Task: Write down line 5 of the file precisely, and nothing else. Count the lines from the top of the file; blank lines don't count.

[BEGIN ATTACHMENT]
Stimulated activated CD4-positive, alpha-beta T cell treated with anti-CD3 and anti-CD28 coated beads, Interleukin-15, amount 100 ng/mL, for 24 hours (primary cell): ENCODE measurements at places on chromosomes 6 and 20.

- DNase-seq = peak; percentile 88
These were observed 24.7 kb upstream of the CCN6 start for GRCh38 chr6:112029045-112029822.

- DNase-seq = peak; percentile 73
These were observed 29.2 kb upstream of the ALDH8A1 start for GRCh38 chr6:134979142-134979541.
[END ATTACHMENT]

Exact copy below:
These were observed 29.2 kb upstream of the ALDH8A1 start for GRCh38 chr6:134979142-134979541.